Connect with us

Headlines

NDP puts off winter caucus meeting to focus on Singh’s byelection campaign

Editor

Published

on

[ad_1]

The NDP has postponed its winter caucus meeting to free up MPs to help leader Jagmeet SIngh campaign in the Burnaby South byelection, CBC News has learned.

The party retreat, traditionally held before the resumption of Parliament in late January, will instead be held in March or early April, a party official told CBC News.

It is customary for the three main parties to gather ahead of each parliamentary sitting to plan strategy. The Liberals and Conservatives are holding their meetings in Ottawa on the weekend of Jan. 26-27.

The meetings are seen as particularly important this time around as parties are trying to fine tune their strategies and focus their message for this election year.

But the NDP has a more imminent concern: getting its leader into the House of Commons.

Singh is running in a byelection to fill the vacant Burnaby South seat in B.C., one of three byelections called by Prime Minister Justin Trudeau earlier this month. Singh has been without a seat since he was elected leader in October 2017.

“Since (Singh) is focusing on his byelection in Burnaby South, and some MPs are focusing on helping our candidates in the three by-elections throughout the country, we have postponed our strategic discussions to the next few weeks,” said NDP caucus chair Matthew Dubé.

As another NDP MP put it, “is time better spent here (Ottawa) for a couple of days gazing into the next eight months or on the doorsteps over the next two weeks.”

“Most, if not all, of the B.C. caucus and others will be going out to help out Jagmeet,” the MP said. “All of this hinges on what happens in Burnaby.”

At the outset, it looked like Singh would have an uphill climb in Burnaby South. A poll in the fall put the NDP in third place in the riding. But a new survey published Tuesday by the same polling firm found Singh ahead of the Liberal and Conservative candidates.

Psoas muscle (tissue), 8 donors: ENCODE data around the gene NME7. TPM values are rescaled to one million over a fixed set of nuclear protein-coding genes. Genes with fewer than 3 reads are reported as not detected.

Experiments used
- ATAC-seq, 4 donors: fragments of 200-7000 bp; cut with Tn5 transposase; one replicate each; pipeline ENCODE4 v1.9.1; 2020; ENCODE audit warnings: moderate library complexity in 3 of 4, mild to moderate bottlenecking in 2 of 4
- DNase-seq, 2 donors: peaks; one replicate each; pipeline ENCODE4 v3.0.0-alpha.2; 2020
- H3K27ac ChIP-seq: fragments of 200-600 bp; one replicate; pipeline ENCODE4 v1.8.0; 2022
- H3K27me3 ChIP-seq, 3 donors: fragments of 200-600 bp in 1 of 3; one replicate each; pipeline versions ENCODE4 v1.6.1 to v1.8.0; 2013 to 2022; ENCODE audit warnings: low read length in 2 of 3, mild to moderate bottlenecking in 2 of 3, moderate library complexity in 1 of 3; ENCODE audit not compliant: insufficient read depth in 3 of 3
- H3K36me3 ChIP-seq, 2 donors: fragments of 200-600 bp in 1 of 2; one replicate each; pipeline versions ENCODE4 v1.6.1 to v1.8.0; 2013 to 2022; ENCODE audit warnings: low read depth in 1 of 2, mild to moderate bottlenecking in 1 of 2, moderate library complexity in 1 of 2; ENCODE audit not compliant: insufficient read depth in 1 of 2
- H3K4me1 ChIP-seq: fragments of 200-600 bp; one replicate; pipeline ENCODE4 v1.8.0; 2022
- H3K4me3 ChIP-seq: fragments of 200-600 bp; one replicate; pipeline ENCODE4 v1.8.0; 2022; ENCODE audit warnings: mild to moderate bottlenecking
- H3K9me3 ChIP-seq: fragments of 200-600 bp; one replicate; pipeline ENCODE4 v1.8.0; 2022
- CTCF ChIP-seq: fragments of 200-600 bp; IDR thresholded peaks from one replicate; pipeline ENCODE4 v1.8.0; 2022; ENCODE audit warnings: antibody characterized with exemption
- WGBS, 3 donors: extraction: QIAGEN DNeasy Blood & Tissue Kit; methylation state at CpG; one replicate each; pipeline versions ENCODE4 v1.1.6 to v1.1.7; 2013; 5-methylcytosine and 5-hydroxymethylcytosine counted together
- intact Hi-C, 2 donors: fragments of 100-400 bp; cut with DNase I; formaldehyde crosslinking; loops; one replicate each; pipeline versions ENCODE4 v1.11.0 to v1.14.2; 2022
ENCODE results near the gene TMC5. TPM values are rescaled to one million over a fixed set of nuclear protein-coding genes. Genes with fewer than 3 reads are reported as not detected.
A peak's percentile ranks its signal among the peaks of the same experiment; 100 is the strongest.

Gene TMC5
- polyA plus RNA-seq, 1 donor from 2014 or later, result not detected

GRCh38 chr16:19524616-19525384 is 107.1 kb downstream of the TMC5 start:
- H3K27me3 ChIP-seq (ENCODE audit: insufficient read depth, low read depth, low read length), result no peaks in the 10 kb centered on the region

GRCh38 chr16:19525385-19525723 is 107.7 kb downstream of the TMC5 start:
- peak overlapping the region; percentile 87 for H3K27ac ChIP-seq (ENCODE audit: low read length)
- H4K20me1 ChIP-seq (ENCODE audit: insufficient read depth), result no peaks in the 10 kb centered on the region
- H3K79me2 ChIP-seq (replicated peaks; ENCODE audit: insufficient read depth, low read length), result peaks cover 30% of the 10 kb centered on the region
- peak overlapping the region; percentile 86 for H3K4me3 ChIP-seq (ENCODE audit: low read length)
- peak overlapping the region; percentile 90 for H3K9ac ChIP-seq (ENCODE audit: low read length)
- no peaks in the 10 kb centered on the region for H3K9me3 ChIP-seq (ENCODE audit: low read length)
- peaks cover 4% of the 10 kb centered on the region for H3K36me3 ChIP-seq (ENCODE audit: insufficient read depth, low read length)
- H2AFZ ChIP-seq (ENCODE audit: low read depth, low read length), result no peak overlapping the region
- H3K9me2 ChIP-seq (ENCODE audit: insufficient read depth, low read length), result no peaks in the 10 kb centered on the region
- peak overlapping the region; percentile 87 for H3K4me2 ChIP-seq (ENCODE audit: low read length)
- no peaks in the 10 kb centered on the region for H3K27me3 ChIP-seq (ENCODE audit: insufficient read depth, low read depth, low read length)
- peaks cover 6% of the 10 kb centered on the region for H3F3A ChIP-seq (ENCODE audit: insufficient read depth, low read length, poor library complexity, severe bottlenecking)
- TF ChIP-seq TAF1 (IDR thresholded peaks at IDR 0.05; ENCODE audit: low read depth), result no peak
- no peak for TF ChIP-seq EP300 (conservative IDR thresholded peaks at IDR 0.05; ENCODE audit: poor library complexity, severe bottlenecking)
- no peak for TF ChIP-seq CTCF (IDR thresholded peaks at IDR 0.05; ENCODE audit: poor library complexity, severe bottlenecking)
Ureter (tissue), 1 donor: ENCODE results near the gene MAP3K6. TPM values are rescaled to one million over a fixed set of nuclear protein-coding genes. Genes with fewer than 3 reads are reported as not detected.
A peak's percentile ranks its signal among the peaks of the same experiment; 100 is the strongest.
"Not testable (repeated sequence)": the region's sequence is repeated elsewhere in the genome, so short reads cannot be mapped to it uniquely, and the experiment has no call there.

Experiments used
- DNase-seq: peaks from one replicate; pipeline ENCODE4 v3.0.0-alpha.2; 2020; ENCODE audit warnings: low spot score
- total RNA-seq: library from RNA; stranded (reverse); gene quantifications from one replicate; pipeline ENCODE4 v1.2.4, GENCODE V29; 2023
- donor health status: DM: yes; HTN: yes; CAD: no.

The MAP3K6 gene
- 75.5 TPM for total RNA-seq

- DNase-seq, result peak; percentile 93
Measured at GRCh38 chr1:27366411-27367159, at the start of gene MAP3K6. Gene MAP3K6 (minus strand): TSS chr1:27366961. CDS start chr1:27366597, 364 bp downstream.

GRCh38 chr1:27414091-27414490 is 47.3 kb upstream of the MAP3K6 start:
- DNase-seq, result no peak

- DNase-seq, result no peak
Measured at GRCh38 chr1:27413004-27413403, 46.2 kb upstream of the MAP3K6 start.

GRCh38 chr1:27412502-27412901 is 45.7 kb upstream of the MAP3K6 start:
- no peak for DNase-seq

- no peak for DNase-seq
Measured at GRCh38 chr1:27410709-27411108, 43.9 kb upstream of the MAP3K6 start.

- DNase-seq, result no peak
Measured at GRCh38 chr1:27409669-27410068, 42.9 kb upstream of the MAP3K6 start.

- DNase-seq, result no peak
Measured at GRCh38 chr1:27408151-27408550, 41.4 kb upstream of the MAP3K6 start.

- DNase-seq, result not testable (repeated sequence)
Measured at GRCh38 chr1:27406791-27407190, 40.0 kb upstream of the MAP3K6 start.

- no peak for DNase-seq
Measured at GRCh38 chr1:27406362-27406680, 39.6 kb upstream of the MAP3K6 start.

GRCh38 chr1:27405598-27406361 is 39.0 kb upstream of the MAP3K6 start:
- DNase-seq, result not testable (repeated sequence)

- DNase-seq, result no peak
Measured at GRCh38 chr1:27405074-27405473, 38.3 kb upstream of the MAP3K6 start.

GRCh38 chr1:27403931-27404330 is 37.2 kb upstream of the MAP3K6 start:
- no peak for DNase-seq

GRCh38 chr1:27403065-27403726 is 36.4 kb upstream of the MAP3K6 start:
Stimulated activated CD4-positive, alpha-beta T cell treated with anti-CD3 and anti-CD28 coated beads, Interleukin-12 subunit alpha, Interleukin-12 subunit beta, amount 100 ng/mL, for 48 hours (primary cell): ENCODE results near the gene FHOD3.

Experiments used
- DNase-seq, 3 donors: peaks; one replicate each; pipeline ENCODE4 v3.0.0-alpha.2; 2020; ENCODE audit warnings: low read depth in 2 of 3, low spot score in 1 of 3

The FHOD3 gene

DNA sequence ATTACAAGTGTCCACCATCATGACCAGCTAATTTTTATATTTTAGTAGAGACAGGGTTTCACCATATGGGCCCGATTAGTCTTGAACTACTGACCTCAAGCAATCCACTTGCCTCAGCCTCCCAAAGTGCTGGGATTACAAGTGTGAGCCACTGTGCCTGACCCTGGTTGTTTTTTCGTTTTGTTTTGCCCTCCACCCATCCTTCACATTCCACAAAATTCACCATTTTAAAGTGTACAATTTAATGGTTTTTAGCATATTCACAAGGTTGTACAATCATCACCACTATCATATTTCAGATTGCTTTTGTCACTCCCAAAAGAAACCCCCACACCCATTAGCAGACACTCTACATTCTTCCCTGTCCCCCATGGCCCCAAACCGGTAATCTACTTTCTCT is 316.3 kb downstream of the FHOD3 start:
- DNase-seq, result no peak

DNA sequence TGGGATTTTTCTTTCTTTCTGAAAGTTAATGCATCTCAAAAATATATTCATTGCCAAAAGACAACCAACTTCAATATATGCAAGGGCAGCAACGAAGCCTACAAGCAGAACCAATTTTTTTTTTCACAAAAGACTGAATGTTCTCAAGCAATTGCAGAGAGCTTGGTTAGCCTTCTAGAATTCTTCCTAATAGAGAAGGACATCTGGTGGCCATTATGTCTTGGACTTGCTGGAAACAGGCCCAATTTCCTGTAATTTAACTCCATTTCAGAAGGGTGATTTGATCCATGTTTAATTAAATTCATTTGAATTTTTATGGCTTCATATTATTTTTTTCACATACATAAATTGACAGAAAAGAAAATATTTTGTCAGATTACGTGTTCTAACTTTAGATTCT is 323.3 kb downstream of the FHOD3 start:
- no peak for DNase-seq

Still, Singh shouldn’t take anything for granted. Riding-level polling, particularly in byelections and in diverse ridings like Burnaby South, has a mixed track record.

Prime Minister Justin Trudeau has also called byelections for the Ontario riding of York-Simcoe and Montreal’s Outremont, which was vacated in the summer by Singh’s predecessor, Tom Mulcair.

The byelections will be held Feb. 25.

[ad_2]

Source link

قالب وردپرس

Headlines

Federal Budget 2021: Ottawa adds $1B to broadband fund for rural, remote communities

Editor

Published

on

By

The federal government will add $1 billion to a fund for improving high-speed communications in rural and remote areas of Canada, bringing the total to $2.75 billion by 2026, the Liberals said Monday in their first full budget since the pandemic began last year.

The money is going to the Universal Broadband Fund, which is designed to support the installation of “backbone” infrastructure that connects underserved communities to high-speed internet.

It’s one of many government and private-sector initiatives that have gained urgency since the pandemic began, as Canadians became more dependent on internet service for applications ranging from e-learning to daily business operations.

Ottawa says the additional money will keep it on track to have high-speed broadband in 98 per cent of the country by 2026, and 100 per cent by 2030.

Money spent on high-speed communications will be good for a recovering economy, said Pedro Antunes, chief economist at the Conference Board of Canada, a non-partisan think-tank.

The latest data from Statistics Canada says there were about five million people working from home during the pandemic, up from about two million prior to that, Antunes said in an interview.